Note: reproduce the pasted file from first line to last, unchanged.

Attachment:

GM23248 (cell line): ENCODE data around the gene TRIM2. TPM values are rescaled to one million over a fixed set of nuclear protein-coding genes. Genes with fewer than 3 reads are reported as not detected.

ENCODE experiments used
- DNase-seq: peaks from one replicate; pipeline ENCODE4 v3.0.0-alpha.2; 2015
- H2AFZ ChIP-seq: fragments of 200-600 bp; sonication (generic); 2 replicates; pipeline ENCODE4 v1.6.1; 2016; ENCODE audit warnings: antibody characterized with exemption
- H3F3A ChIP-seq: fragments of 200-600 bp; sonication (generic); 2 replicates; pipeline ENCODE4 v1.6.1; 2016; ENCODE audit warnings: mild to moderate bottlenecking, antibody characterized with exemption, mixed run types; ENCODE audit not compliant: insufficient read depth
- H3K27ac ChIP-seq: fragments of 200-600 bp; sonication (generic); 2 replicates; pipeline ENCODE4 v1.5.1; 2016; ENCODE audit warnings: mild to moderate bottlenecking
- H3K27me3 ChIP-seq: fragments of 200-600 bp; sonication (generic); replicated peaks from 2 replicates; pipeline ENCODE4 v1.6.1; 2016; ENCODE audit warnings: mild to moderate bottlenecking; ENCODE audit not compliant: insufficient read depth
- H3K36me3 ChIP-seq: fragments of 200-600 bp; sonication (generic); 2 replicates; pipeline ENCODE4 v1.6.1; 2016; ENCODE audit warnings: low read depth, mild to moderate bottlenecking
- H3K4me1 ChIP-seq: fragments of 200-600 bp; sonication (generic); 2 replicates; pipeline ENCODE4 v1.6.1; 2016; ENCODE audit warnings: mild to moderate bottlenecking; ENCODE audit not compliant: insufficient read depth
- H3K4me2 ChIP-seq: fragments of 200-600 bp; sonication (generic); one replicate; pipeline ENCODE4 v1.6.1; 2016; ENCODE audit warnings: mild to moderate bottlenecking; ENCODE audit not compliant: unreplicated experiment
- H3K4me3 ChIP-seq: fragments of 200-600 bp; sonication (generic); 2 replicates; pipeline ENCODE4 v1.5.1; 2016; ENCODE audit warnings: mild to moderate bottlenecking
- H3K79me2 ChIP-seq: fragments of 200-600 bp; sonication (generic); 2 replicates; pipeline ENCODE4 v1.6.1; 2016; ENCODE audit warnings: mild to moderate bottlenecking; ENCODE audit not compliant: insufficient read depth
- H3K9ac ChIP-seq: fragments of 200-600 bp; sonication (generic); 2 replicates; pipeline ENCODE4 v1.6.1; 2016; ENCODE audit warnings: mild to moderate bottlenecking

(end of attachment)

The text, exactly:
GM23248 (cell line): ENCODE data around the gene TRIM2. TPM values are rescaled to one million over a fixed set of nuclear protein-coding genes. Genes with fewer than 3 reads are reported as not detected.

ENCODE experiments used
- DNase-seq: peaks from one replicate; pipeline ENCODE4 v3.0.0-alpha.2; 2015
- H2AFZ ChIP-seq: fragments of 200-600 bp; sonication (generic); 2 replicates; pipeline ENCODE4 v1.6.1; 2016; ENCODE audit warnings: antibody characterized with exemption
- H3F3A ChIP-seq: fragments of 200-600 bp; sonication (generic); 2 replicates; pipeline ENCODE4 v1.6.1; 2016; ENCODE audit warnings: mild to moderate bottlenecking, antibody characterized with exemption, mixed run types; ENCODE audit not compliant: insufficient read depth
- H3K27ac ChIP-seq: fragments of 200-600 bp; sonication (generic); 2 replicates; pipeline ENCODE4 v1.5.1; 2016; ENCODE audit warnings: mild to moderate bottlenecking
- H3K27me3 ChIP-seq: fragments of 200-600 bp; sonication (generic); replicated peaks from 2 replicates; pipeline ENCODE4 v1.6.1; 2016; ENCODE audit warnings: mild to moderate bottlenecking; ENCODE audit not compliant: insufficient read depth
- H3K36me3 ChIP-seq: fragments of 200-600 bp; sonication (generic); 2 replicates; pipeline ENCODE4 v1.6.1; 2016; ENCODE audit warnings: low read depth, mild to moderate bottlenecking
- H3K4me1 ChIP-seq: fragments of 200-600 bp; sonication (generic); 2 replicates; pipeline ENCODE4 v1.6.1; 2016; ENCODE audit warnings: mild to moderate bottlenecking; ENCODE audit not compliant: insufficient read depth
- H3K4me2 ChIP-seq: fragments of 200-600 bp; sonication (generic); one replicate; pipeline ENCODE4 v1.6.1; 2016; ENCODE audit warnings: mild to moderate bottlenecking; ENCODE audit not compliant: unreplicated experiment
- H3K4me3 ChIP-seq: fragments of 200-600 bp; sonication (generic); 2 replicates; pipeline ENCODE4 v1.5.1; 2016; ENCODE audit warnings: mild to moderate bottlenecking
- H3K79me2 ChIP-seq: fragments of 200-600 bp; sonication (generic); 2 replicates; pipeline ENCODE4 v1.6.1; 2016; ENCODE audit warnings: mild to moderate bottlenecking; ENCODE audit not compliant: insufficient read depth
- H3K9ac ChIP-seq: fragments of 200-600 bp; sonication (generic); 2 replicates; pipeline ENCODE4 v1.6.1; 2016; ENCODE audit warnings: mild to moderate bottlenecking